What to Expect in a Request Spec

Learn about requests and behavior testing in requests spec, hash variables, HTTP response codes verification, and controller redirection.

Behavior testing

Our main goal in a request spec is to test behavior. We find that test-double validations work well here. If we’re interested in testing the final state after the request, in addition to testing the changes to the database, there are a few other substantive things we can test.

response variable access

After the request has been made, we have access to a response variable. Since request specs wrap Rails integration tests, RSpec does render the view, though if we are testing view behavior, we recommend using system specs, where we have access to the Capybara matchers and not just the Rails integration spec matchers as described in Minitest.

Hash variables

After the request has been made, we have access to three special hash variables that we can test—

  • cookies,
  • flash, and
  • session

—all of which test the values the Rails process stored in those buckets.

RSpec provides the response.status value and there is, at least in theory, a have_http_matcher, which allows us to compare against logical values like :success and :error.

Let’s talk about these three types of assertions in more detail.

HTTP response codes verification

We can use have_http_status to verify the HTTP response code sent back to the browser from Rails. Normally we’d use this assertion to ensure that our controller correctly distinguishes between success and redirect or error cases.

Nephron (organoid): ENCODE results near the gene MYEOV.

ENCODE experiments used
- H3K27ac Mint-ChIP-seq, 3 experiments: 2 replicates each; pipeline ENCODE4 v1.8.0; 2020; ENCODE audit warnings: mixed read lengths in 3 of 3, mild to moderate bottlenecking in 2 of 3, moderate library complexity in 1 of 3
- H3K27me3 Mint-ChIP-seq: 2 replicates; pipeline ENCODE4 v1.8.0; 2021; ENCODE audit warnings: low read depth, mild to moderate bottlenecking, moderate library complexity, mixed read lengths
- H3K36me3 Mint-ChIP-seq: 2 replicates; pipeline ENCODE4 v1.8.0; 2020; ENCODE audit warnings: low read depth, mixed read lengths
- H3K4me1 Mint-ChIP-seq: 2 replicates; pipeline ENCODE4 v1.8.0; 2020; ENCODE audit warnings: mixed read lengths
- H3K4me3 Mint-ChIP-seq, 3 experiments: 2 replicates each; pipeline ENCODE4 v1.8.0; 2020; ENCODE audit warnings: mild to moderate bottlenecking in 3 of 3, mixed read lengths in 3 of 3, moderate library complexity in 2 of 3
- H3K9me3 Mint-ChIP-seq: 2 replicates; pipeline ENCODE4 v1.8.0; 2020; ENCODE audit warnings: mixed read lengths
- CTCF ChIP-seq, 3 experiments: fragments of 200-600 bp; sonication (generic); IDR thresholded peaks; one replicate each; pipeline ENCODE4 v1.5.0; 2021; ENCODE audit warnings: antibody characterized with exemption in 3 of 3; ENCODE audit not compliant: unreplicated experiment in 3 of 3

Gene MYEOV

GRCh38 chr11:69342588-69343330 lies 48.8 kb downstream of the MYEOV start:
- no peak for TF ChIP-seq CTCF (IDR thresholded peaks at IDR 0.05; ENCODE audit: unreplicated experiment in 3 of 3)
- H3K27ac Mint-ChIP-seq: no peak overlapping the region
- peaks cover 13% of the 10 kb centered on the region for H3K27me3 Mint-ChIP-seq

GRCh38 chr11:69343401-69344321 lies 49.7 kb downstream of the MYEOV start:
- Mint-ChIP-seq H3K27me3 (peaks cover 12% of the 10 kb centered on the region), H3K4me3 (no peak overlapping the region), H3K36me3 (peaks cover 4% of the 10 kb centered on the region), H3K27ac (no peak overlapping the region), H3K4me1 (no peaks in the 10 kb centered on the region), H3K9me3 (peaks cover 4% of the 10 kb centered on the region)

The value passed to have_http_status is usually one of four special symbols:

Symbol HTTP Code Equivalent
:success 200–299
:redirect 300–399
:missing 404
:error 500–599

If we need to test for a more specific response, we can pass either the exact HTTP code number or one of the associated symbols defined by Rack. Note that RSpec uses the codes defined by SYMBOL_TO_STATUS_CODE. The most common case we’ve had for specific HTTP codes is the need to distinguish between 301 permanent redirects (:moved-permanently) and other redirects.

Controllers redirection

When we expect the controller to redirect, we can use the redirect_to matcher to assert the exact nature of the redirect. The argument to redirect_to is pretty much anything Rails can convert to a URL, although the method’s behavior is slightly different based on what the argument actually is. The code for redirect_to explicitly includes have_http_status(:redirect), so we don’t need to duplicate that assertion.

URLs testing redirects in request tests

If the argument to redirect_to is the name of a URL because it’s a string or a method for a Rails named route, or because it’s an object that has a Rails RESTful route, then the assertion passes if and only if the redirecting URL exactly matches the asserted URL. For testing purposes, Rails will assume that the application’s local hostname is http://www.example.com. If that’s too exact a test for our taste, we can pass a hash to redirect_to, which specifies the :controller, :action, and any parameters. If the argument is a hash, then assert_redirected_to checks only the exact key/value pairs in the hash; other parts of the URL are not checked.

Redirects validations

Request and controller tests do not—repeat, do not—follow the redirect. Any data validation tests we write apply only to the method before the redirect occurs. If we need our test to follow the redirection for some reason, we’re cordially invited to try a system test; see Integration Testing with Capybara and Cucumber.

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